India is the third largest producer and second largest consumer of electricity in the world and had an installed power capacity of 382.73 GW as of April 2021. Electricity production reached 1,252.61 billion units (BU) in FY20. India was ranked fifth in wind power, fifth in solar power and fourth in renewable power installed capacity, as of 2019. India’s rank jumped to 22 in 2019 from 137 in 2014 on World Bank’s Ease of Doing Business - "Getting Electricity" rankings.
For 2020-21, electricity generation target from conventional sources was fixed at 1,330 BU, comprising 1138.533 BU of thermal energy; hydro energy (140.357 BU) and nuclear (43.880 BU); and 7.230 BU was imported from Bhutan.
According to the Ministry of Power, India's power consumption grew 41% at 119.27 billion units (BU) in April 2021, compared with 84.55 BU in April 2020.
Renewable energy is fast emerging as a major source of power in India. The Government of India has set a target to install 227 GW of renewable energy capacity by FY22. As of June 2019, the Government launched US$ 5 billion of transmission-line tenders in phases and has set a target of 175 GW by 2022. As of February 2021, India had an installed renewable energy capacity of 94.43 GW.
In FY21, the total thermal installed capacity in the country stood at 234.72 GW. Installed capacity of renewable, hydro and nuclear energy totalled 94.43 GW, 46.21 GW and 6.78 GW, respectively. The Government plans to double the share of installed electricity generation capacity of renewable energy to 40% by 2030. India has also raised the solar power generation capacity addition target by five times to 114 GW by 2022. The Government is preparing a 'rent a roof' policy for supporting its target of generating 40 GW of power through solar rooftop projects by 2022. The peak power demand in the country stood at 170.83 GW in FY20.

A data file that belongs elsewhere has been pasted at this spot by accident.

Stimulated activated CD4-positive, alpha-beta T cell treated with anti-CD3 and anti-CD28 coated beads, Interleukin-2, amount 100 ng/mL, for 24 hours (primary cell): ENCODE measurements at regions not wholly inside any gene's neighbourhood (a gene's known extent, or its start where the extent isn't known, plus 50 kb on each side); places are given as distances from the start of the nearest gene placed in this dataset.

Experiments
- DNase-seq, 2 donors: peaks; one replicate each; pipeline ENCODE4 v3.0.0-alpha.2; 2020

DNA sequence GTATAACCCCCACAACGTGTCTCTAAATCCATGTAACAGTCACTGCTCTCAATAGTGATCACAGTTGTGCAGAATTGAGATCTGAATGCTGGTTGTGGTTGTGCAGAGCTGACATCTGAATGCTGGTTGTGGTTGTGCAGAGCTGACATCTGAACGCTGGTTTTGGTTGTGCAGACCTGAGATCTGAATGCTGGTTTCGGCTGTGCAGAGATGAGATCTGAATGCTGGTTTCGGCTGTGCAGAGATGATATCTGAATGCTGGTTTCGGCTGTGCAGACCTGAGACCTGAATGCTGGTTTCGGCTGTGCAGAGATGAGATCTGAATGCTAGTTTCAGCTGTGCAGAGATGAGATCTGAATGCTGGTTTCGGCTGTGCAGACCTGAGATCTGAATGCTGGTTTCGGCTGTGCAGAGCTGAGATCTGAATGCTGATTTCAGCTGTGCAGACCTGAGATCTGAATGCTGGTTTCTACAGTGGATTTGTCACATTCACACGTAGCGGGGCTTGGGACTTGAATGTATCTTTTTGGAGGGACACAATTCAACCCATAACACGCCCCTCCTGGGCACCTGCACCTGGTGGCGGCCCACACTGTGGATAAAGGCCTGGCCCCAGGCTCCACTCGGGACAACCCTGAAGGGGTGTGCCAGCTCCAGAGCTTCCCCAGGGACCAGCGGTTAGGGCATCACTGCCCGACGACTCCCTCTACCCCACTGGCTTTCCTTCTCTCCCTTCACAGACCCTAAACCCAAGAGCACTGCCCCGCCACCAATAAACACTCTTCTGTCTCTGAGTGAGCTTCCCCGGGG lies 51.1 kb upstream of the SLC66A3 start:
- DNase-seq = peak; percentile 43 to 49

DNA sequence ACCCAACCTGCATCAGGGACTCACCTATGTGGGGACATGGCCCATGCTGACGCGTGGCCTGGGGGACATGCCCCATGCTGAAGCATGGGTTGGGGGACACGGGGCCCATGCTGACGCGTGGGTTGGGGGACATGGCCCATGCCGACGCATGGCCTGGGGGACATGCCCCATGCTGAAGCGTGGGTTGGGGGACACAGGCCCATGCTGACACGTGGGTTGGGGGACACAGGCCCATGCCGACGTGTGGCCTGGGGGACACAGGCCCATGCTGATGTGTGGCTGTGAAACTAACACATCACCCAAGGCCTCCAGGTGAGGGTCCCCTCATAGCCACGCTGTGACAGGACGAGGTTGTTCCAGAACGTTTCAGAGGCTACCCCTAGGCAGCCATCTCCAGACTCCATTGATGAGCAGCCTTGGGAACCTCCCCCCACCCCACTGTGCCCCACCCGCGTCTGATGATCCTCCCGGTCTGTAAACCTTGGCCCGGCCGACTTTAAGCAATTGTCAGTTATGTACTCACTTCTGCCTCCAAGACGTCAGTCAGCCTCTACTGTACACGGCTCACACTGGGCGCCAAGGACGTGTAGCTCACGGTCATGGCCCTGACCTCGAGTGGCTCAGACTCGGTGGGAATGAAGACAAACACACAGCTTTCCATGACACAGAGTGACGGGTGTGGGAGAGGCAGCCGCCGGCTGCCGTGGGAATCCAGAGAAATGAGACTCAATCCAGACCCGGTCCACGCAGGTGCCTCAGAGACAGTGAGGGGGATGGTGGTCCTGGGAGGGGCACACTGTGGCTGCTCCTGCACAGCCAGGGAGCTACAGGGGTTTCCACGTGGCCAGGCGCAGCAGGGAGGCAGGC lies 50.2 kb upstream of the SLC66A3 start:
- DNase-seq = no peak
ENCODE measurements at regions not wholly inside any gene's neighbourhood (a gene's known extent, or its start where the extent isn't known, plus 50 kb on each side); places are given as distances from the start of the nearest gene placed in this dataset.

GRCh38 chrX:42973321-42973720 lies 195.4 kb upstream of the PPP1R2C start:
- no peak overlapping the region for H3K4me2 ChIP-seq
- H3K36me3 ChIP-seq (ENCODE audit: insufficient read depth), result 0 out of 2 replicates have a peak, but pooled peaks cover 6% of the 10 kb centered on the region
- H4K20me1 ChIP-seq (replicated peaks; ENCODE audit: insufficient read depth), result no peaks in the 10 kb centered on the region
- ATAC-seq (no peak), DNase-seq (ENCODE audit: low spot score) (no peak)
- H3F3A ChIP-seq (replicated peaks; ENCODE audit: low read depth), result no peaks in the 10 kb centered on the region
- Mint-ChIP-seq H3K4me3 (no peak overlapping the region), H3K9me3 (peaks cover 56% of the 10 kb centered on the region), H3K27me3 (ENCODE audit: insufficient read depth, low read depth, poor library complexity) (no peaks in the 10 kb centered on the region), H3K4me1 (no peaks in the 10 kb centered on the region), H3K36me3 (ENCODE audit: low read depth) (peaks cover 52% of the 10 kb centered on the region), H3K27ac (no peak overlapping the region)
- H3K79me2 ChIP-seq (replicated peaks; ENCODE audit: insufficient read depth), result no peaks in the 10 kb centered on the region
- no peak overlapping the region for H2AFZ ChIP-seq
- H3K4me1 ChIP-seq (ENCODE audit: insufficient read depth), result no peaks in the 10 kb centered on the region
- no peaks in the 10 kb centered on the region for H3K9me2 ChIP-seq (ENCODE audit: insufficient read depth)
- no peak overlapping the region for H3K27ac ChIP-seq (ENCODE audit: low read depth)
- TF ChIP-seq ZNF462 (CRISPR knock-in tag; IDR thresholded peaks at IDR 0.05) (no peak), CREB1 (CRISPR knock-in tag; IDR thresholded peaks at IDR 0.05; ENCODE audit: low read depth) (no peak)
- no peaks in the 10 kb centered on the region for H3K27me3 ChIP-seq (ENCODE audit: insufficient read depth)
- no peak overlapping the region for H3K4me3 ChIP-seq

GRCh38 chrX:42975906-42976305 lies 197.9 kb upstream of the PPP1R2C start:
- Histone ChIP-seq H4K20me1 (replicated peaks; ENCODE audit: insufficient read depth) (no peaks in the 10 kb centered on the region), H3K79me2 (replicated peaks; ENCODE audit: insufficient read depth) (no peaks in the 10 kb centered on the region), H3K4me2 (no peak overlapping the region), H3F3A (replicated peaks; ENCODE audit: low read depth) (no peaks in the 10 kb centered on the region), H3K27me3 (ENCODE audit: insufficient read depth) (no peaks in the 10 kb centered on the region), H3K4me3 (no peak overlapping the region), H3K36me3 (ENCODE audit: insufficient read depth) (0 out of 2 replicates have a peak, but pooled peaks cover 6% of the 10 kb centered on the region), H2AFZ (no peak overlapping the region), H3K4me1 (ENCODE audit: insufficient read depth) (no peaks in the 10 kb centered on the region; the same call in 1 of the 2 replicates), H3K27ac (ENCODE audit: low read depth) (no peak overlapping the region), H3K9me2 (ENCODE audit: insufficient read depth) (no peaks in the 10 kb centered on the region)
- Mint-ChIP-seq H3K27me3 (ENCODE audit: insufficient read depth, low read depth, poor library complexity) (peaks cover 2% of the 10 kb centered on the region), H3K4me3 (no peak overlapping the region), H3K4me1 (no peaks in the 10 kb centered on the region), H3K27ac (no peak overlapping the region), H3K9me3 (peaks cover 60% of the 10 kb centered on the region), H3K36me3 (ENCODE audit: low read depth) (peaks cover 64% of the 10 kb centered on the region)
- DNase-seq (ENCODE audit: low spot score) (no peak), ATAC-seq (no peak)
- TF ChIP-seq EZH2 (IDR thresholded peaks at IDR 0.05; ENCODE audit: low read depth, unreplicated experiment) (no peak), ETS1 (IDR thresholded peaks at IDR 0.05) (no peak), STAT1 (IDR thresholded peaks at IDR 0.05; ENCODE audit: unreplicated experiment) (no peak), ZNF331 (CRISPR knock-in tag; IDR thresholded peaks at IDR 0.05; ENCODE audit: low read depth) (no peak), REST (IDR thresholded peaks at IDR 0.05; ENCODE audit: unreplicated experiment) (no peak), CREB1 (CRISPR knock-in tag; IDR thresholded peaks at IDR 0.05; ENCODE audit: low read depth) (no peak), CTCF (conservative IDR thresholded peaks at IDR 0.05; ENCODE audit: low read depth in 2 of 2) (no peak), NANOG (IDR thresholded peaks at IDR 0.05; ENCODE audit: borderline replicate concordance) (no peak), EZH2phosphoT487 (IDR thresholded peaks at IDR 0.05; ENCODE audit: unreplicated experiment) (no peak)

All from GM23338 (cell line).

All India PLF stood at 63.27% in February 2021, compared with 60.27% in February 2020. Although renewable energy generation increased at a healthy rate of 6.6% from April 2020 to January 2021, its contribution remained limited to 17% of the overall electricity supply (in February 2021).
All the states and union territories were on board to fulfil the Government’s vision of ensuring 24x7 affordable and quality power for all by March 2019. India achieved 100% household electrification by March 31, 2019, as envisaged under the Saubhagya scheme. More than 26.2 million households have been electrified under Saubhagya scheme.
Under the Union Budget 2021-22, the government has allocated Rs. 15,322 crore (US$ 2.11 billion) for the Ministry of Power and Rs. 5,753 crore (US$ 794.53 million) for the Ministry of New and Renewable Energy. Under the Union Budget 2021-22, the government has allocated Rs. 300 crore (US$ 41.42 million) to increase capacity of the Green Energy Corridor Project, along with Rs. 1,100 crore (US$ 151.90 million) for wind and Rs. 2,369.13 crore (US$ 327.15 million) for solar power projects. The Union Budget 2021-22 has allocated Rs. 5,300 crore (US$ 731.75 million) to the Integrated Power Development Scheme (IDPS) and Rs. 3,600 crore (US$ 497.03 million) towards the Deen Dayal Upadhyay Gram Jyoti Yojana (DDUGJY).
In the current decade (2020-2029), the Indian electricity sector is likely to witness a major transformation with respect to demand growth, energy mix and market operations.
The Cabinet Committee on Economic Affairs (CCEA) has approved commercial coal mining for private sector and the methodology of allocating coal mines via auction and allotment, thereby prioritising transparency, ease of doing business and ensuring the use of natural resources for national development.
India aims to reduce emissions intensity of its gross domestic product (GDP) by 33% to 35% by 2030 from 2005 levels and increase the share of non-fossil fuels to 40% of the total electricity generation capacity.
Total FDI inflow in the power sector reached US$ 15.36 billion between April 2000 to December 2020, accounting for 4% of the total FDI inflow in India.
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